The generation known as Digital Natives – born and raised in the age of the Internet – are said to live much of their lives online in one way or another. Indeed, while use of email is hardly exclusive to their demographic, it’s no coincidence that their rise has corresponded with the decline of mail volume.
Now that Digital Natives account for the largest segment of the American population and are growing more influential every year in their buying power, it’s more important than ever to ensure the U.S. Postal Service is engaging this group. But do Digital Natives currently see any value in the mail?
Surprisingly, yes. In our recently released white paper, Enhancing Mail for Digital Natives, we found Digital Natives have an abiding interest in the mail. In fact, Digital Natives check their mailboxes daily. They’re mainly interested in packages – things bought online, of course – but they also like regular mailpieces, especially those that integrate some type of digital technology, like augmented reality. Digital Natives said that if regular mail ever disappeared they would be unhappy for a variety of reasons - citing everything from no more handwritten notes to postal employees who would be out of a job.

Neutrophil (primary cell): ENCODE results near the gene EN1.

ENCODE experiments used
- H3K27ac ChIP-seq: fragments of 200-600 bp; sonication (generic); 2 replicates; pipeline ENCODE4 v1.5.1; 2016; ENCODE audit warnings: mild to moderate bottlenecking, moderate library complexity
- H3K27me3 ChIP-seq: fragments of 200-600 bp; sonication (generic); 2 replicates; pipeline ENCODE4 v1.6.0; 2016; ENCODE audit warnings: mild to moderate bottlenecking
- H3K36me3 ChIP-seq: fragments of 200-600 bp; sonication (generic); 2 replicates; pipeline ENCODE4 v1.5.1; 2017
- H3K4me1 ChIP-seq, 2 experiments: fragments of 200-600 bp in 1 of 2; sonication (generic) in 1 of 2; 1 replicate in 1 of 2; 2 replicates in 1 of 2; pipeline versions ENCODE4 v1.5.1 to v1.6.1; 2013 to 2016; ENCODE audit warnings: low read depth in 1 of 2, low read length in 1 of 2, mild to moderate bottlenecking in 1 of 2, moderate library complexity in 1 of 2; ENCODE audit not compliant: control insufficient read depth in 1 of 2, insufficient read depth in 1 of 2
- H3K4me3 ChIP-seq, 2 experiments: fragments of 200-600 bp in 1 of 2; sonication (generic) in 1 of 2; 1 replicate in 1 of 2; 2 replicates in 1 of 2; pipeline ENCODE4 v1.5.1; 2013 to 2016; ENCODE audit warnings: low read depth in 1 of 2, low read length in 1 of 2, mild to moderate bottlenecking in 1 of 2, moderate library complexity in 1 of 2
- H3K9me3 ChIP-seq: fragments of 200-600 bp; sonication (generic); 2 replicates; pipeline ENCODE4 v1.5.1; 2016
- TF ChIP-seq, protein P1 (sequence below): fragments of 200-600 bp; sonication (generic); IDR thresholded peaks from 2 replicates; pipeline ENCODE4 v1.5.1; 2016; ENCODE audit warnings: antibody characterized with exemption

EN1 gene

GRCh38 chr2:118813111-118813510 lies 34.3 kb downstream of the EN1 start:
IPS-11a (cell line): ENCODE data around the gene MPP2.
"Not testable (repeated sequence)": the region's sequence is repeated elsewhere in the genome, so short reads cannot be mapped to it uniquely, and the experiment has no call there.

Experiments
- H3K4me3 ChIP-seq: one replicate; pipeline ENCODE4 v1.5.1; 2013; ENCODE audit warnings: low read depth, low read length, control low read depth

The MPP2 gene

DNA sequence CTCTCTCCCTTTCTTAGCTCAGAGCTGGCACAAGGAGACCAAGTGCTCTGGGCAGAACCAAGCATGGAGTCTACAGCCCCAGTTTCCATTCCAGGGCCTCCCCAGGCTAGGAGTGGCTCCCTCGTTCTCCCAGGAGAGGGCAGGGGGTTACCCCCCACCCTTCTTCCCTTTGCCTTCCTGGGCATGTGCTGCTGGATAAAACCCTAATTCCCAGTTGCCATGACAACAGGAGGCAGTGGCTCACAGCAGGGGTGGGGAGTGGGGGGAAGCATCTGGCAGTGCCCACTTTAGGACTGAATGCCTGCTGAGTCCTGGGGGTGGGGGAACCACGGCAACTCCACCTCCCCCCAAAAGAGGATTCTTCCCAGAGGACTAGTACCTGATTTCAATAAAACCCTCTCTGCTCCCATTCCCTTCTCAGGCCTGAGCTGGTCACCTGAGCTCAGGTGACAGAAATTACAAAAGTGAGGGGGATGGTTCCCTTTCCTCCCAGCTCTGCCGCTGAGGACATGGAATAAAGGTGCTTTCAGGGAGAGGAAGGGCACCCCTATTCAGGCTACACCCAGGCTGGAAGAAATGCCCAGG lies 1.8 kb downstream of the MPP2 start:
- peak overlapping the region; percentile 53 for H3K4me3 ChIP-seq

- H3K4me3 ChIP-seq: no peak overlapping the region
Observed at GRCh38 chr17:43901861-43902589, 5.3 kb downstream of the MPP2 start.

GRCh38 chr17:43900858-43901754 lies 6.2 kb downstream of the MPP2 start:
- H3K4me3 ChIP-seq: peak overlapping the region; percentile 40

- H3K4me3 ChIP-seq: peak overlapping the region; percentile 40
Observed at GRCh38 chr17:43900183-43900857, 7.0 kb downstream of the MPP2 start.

The white paper analyzes results from Digital Native focus groups recently convened specifically to assess current uses and perceptions of the mail. And some of those results are interesting, to say the least:
- Digital Natives feel an emotional attachment to mail that they don’t feel with digital communications.
- Digital Natives still appreciate receiving certain types of physical mail that are useful, such as coupons, and are more likely to use them when the hard copy coupon can be uploaded and used through a smartphone.
- Their anticipation of packages leads them not only to check their mail daily but also look at mail they might otherwise ignore.
- Digital natives still look at catalogs, but catalogs are more likely to lead to a purchase if they can be scanned by mobile phones or tablets.
The paper details these and other findings that could help both the Postal Service and mailers develop strategies for making mail even more appealing to Digital Natives, and thus continue to meet current and future public needs.
Do you agree with the findings of the focus groups, especially if you consider yourself a Digital Native? Let us know what you think.